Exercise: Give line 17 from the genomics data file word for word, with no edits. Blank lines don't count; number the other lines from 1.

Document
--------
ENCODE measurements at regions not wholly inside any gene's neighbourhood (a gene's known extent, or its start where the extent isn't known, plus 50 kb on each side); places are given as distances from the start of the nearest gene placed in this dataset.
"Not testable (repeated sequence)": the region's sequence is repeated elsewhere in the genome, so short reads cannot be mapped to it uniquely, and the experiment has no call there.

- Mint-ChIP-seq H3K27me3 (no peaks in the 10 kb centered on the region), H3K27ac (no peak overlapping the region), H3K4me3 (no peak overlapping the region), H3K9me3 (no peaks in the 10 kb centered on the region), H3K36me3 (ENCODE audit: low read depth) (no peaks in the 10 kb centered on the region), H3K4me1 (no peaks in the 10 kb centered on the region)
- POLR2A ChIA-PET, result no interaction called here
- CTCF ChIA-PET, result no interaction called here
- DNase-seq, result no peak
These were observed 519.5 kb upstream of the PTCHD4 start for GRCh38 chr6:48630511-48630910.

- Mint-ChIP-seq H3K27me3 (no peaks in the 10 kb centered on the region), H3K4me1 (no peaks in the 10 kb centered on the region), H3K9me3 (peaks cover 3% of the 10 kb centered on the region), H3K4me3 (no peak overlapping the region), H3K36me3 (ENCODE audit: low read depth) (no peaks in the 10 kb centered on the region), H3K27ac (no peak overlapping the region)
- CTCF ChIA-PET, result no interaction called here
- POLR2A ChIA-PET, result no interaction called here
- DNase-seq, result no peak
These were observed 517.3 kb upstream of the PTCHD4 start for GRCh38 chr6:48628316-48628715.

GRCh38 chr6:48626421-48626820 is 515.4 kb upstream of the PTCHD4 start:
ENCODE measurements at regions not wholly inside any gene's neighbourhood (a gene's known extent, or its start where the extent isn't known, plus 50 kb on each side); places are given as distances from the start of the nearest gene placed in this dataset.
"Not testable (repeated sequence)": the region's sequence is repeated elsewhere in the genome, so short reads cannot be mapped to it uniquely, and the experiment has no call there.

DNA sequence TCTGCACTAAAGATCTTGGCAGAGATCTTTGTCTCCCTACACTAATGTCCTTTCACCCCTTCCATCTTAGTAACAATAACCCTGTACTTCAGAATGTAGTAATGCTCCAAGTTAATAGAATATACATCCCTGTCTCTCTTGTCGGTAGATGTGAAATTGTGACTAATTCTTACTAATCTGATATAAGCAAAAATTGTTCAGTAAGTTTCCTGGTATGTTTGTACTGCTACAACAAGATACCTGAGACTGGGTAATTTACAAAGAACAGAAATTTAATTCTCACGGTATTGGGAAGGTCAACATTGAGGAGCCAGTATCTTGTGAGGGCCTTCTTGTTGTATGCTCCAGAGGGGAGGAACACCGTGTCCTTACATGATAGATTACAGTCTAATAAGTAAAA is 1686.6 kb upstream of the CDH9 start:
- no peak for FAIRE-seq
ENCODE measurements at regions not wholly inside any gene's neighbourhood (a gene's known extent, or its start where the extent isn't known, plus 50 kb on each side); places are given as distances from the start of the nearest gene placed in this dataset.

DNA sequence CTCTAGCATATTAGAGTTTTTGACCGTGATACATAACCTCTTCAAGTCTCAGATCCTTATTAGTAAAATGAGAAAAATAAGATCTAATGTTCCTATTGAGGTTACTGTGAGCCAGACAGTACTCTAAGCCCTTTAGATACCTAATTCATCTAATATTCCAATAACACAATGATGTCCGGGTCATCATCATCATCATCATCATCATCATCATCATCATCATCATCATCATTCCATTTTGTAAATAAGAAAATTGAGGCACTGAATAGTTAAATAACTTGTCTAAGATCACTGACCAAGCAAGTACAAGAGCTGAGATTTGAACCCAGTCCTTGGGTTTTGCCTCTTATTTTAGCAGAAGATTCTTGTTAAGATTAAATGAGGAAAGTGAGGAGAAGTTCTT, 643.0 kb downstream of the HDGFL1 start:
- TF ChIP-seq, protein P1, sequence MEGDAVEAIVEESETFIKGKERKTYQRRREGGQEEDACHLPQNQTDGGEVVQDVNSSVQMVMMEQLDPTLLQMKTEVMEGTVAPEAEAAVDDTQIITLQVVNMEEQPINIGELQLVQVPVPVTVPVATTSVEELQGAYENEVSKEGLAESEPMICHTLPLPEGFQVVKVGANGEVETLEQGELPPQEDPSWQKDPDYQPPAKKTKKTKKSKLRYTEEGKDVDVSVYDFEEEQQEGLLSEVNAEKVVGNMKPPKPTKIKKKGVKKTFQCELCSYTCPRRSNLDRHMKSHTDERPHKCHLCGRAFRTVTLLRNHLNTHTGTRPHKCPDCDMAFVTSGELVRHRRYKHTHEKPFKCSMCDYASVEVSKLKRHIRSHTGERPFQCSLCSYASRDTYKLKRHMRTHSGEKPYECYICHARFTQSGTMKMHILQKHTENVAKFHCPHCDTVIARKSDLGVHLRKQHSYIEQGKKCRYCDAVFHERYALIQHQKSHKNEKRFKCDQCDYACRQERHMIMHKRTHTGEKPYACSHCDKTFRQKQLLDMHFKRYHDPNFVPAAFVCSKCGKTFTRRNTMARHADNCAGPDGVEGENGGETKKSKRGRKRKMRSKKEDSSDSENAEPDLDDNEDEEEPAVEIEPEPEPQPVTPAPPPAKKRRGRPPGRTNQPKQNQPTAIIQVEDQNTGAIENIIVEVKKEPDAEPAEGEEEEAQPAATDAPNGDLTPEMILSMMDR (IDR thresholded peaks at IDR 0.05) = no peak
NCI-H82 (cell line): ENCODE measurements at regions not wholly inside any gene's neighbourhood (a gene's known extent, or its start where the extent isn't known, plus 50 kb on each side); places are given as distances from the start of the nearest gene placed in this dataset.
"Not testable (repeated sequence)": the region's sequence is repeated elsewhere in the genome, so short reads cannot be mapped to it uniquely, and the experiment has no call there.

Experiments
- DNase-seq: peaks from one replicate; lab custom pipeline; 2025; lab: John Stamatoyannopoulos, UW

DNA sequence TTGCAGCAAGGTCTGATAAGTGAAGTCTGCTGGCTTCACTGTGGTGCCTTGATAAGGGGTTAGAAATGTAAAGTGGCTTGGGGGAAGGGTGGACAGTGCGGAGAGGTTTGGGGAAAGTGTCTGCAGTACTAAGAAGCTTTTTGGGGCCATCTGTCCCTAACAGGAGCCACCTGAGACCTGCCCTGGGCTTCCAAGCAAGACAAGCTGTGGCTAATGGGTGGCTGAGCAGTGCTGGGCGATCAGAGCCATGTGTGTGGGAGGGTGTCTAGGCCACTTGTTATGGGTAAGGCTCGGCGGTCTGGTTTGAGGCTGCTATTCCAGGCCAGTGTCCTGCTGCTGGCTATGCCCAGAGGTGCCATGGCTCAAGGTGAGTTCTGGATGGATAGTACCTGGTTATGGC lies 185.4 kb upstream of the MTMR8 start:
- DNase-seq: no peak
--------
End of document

- no peak for FAIRE-seq